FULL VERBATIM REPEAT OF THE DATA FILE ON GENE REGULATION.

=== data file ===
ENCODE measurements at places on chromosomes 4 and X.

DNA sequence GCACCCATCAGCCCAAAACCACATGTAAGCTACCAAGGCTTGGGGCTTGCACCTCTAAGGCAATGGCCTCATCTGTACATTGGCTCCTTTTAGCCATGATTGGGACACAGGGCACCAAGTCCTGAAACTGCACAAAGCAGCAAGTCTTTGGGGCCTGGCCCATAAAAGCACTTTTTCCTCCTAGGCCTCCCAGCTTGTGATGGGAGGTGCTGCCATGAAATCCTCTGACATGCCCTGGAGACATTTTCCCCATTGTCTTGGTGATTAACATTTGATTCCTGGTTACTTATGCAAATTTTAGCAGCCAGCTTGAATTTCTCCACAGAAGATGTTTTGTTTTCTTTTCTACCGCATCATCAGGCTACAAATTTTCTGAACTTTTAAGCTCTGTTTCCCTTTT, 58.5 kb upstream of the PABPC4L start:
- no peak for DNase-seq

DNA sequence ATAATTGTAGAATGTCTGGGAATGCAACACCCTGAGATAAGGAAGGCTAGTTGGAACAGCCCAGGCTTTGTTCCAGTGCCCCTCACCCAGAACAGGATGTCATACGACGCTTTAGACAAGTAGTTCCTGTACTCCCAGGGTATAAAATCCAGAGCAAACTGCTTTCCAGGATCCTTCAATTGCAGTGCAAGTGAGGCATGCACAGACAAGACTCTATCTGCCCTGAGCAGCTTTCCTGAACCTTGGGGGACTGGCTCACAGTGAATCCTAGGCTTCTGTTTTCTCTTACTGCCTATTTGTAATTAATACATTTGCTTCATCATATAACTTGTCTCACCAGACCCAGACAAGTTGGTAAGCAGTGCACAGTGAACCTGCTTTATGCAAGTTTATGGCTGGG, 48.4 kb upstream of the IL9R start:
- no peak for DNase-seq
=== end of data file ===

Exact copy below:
ENCODE measurements at places on chromosomes 4 and X.

DNA sequence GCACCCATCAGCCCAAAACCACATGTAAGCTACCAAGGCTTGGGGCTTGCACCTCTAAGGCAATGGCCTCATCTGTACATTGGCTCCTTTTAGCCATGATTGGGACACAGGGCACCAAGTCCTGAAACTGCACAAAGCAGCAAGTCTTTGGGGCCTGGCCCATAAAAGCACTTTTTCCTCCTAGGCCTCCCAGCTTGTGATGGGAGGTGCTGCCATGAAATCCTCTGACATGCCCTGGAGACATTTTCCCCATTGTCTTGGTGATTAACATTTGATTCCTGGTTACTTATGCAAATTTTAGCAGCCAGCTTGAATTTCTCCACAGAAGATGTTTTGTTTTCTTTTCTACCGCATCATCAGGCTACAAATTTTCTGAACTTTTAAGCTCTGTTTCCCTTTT, 58.5 kb upstream of the PABPC4L start:
- no peak for DNase-seq

DNA sequence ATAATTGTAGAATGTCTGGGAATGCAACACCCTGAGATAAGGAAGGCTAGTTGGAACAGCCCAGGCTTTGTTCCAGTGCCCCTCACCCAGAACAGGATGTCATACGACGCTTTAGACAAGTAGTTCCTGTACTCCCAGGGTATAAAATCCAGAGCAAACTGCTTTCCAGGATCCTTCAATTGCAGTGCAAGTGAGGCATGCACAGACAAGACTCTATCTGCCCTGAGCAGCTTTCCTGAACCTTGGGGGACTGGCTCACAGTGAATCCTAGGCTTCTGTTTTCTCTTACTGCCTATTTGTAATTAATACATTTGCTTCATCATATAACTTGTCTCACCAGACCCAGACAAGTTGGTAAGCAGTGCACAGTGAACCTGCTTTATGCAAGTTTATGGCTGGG, 48.4 kb upstream of the IL9R start:
- no peak for DNase-seq